Children’s cartoons are normally dubbed into Romanian, and films recommended for those over 12 are normally subtitled in Romanian.
There are also some popular Romanian films here, including comedies. As these tend to be meant for older audiences, and use a lot of puns and stereotypes, some of them might not be as easy to follow if you do not speak the language. (The films here do not tend to be festival movies, so do not expect to see any subtitles in English).
Cinema City seems to be the only cinema to regularly have films in 3D. But even if you aren’t up for 3D, there are usually 2D options at Cinema City.
Main attraction – Cinema 4D. As the seats have to be larger for 4D, there are fewer spaces in the 4D screen, around 50 seats. (So it might be sold out, or it may difficult to get seats next to each other). Also, as Cinema 4D is a chain of multiplexes, it is more likely that the film you want to see will be available around the time you want to see it.
Cinema Marasti (and Cinema Dacia)
Cinema Marasti and Cinema Dacia are community cinemas. Their programs are available on their Facebook pages. Many screenings are free, most films are in Romanian or dubbed into Romanian and occasionally there is a screening in Hungarian. They have a lot of classic animations, films like Dumbo, Madagascar III, Brother Bear, or Brave. Usually these are only shown once or twice, and then perhaps again six months later.
The people who work here are less likely to speak to you in English than at the other cinemas and the screenings are least likely to be in English.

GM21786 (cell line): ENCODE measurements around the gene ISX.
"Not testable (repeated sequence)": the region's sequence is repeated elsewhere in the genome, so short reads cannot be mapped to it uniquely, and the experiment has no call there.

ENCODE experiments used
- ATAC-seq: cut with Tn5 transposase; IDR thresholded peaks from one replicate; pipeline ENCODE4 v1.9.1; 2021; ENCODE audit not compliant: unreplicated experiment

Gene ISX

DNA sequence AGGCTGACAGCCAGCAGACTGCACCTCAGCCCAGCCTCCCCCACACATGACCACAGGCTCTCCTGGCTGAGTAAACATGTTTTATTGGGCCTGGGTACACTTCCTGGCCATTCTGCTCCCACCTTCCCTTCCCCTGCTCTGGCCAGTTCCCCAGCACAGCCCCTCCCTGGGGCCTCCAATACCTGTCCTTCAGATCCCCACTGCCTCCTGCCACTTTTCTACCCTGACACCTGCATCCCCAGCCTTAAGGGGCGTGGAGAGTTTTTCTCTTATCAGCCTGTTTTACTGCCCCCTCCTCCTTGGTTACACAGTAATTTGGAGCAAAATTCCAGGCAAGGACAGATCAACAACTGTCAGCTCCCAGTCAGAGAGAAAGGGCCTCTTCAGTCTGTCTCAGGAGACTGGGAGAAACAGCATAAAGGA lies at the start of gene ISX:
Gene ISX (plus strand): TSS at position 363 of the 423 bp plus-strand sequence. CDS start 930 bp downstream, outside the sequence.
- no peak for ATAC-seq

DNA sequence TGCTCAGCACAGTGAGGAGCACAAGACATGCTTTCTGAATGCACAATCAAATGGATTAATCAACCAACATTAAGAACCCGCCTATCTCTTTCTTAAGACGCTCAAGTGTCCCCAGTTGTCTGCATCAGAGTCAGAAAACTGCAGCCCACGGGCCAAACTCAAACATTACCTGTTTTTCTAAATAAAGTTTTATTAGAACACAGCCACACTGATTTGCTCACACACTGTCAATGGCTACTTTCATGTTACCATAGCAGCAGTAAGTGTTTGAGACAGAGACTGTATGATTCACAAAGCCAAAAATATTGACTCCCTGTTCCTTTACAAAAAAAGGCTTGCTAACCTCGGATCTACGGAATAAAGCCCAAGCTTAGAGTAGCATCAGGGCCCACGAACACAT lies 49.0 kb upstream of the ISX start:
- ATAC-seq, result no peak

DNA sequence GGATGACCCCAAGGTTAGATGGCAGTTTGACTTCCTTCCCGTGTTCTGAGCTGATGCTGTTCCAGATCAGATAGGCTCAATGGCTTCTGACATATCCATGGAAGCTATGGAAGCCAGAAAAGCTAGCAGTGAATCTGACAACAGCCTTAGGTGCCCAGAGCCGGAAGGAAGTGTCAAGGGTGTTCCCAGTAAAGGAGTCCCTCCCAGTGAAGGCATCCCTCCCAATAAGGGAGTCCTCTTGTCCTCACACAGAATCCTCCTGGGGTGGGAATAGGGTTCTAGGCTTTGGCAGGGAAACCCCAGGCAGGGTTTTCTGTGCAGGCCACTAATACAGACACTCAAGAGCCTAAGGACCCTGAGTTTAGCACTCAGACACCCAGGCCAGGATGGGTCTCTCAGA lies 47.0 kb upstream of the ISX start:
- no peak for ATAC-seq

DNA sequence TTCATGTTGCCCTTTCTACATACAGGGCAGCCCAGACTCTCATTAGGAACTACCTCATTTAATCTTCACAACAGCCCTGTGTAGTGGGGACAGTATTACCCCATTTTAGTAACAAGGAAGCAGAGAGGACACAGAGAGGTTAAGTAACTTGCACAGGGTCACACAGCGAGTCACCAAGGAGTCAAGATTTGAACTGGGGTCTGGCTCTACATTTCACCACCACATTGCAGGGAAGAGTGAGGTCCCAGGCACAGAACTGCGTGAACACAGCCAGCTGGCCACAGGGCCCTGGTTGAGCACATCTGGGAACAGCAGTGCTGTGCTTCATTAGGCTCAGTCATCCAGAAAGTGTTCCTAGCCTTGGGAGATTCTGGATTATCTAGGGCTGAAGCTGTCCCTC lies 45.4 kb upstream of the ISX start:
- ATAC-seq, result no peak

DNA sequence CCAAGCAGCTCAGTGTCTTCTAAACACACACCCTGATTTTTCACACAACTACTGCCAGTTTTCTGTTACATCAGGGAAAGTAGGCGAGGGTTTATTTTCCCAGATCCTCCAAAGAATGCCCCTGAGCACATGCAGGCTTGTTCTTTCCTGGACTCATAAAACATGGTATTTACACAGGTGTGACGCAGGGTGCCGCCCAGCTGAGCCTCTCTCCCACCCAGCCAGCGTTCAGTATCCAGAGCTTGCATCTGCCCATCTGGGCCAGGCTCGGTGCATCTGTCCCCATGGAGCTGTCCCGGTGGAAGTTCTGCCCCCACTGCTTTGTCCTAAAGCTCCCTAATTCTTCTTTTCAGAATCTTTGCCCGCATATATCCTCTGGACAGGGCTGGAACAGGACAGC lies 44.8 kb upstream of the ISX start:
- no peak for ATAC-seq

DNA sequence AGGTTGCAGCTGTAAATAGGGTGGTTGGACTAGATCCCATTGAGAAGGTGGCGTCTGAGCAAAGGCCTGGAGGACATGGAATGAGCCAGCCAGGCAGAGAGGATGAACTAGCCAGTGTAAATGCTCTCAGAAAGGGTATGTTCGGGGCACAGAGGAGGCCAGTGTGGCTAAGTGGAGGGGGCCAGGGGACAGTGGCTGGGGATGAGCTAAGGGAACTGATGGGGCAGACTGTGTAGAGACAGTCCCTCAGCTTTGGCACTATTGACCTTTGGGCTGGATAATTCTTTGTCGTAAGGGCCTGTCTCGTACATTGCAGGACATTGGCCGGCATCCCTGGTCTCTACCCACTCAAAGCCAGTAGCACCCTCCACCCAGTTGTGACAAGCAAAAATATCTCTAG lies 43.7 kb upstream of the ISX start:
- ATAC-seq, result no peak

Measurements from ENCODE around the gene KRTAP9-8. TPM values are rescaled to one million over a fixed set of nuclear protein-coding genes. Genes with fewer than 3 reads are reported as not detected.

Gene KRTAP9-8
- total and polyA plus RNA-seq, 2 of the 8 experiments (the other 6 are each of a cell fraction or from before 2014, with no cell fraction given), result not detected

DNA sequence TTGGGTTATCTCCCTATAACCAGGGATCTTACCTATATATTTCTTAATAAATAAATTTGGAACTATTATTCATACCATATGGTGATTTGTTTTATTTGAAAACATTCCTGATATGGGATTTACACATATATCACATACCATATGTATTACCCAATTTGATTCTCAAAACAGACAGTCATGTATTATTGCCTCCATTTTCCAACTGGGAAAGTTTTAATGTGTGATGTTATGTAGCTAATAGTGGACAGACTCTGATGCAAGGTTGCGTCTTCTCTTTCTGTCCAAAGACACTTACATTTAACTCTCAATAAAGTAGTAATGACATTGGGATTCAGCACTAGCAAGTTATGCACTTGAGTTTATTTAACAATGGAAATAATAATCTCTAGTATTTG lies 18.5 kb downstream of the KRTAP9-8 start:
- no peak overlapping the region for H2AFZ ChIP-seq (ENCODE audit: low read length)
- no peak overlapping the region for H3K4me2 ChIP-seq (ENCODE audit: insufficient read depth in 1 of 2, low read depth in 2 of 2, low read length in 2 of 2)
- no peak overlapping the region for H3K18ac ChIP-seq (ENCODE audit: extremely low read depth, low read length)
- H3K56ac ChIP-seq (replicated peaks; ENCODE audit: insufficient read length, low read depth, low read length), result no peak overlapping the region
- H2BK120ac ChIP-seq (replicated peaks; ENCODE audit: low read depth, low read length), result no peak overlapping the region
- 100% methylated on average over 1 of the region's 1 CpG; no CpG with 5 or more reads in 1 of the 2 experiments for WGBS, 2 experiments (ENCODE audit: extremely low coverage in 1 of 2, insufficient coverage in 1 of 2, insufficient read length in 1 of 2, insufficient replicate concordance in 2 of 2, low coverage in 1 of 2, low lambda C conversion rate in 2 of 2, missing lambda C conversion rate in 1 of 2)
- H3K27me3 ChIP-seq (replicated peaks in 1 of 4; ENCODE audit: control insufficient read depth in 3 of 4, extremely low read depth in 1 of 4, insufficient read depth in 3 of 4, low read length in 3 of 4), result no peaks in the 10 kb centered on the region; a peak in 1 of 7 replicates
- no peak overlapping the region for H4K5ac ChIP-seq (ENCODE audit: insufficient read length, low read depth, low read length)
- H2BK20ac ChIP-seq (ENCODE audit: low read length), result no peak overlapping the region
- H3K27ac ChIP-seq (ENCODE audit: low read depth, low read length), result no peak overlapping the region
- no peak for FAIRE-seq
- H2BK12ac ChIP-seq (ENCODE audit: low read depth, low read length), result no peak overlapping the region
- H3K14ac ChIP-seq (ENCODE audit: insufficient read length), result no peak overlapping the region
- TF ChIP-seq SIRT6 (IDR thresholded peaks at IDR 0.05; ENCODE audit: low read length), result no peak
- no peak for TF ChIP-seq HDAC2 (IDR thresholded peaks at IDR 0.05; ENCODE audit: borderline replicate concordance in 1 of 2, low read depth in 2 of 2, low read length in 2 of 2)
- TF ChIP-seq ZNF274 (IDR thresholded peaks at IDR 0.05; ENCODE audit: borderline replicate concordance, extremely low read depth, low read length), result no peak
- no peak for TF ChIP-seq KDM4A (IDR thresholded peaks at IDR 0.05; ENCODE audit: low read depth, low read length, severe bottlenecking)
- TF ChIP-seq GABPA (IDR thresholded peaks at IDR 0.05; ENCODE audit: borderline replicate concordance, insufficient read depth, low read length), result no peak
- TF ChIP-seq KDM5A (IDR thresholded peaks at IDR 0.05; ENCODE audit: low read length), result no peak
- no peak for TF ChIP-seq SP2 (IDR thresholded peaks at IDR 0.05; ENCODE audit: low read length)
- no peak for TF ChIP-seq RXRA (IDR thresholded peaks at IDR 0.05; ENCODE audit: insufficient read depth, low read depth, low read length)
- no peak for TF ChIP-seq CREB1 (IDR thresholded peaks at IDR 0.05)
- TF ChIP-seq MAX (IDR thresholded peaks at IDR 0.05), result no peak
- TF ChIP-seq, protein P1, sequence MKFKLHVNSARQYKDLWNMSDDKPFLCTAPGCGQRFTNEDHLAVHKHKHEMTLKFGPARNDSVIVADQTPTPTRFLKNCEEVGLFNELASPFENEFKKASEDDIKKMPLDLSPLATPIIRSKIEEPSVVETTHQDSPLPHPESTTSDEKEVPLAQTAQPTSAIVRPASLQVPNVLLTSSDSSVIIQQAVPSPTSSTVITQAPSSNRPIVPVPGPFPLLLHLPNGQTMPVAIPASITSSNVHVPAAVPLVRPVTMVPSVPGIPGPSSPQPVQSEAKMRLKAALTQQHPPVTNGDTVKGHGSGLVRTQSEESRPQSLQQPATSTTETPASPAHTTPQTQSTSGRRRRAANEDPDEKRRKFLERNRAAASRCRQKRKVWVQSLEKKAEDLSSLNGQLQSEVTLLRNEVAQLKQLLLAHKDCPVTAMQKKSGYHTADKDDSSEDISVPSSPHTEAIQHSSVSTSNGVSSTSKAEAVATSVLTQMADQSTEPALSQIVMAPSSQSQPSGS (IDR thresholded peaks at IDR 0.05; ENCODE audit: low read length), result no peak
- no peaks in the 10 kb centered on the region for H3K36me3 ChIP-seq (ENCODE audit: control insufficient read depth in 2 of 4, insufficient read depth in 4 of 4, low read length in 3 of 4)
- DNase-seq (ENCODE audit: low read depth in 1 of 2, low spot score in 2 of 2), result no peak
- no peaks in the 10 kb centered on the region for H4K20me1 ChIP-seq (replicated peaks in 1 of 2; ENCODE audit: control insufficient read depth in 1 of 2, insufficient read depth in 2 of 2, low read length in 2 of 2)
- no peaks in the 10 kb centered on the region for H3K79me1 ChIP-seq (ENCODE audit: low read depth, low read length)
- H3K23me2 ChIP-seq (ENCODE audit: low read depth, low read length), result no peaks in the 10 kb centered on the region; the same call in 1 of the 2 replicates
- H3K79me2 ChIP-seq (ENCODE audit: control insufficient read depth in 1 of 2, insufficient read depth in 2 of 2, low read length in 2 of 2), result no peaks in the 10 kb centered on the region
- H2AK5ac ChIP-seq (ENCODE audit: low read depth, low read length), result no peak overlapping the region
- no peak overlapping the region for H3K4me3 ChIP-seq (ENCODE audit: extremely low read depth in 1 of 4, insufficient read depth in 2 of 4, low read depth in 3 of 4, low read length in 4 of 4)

Main warning – No food or drinks allowed. There are no concession stands, and they don’t want you to bring any other food or drinks into the cinema. It is a community center, not a true cinema in the academic, French definition. (Those who like to discuss film theory and history, and who know why the Lumière Brothers invented the film and Edison didn’t, will understand what I mean).
Secondary warning – if you watch a festival film here, you will normally have to buy tickets at another venue. (or online). I was turned back from a film here because they did not sell tickets at the door. (Other venues sold tickets at the door).
Main attraction – if you want to watch a dubbed classic children’s film or Romanian classic on the big screen and can’t stand the smell of popcorn, then this is the place for you. It is a great place for locals and those who have adapted to the local culture.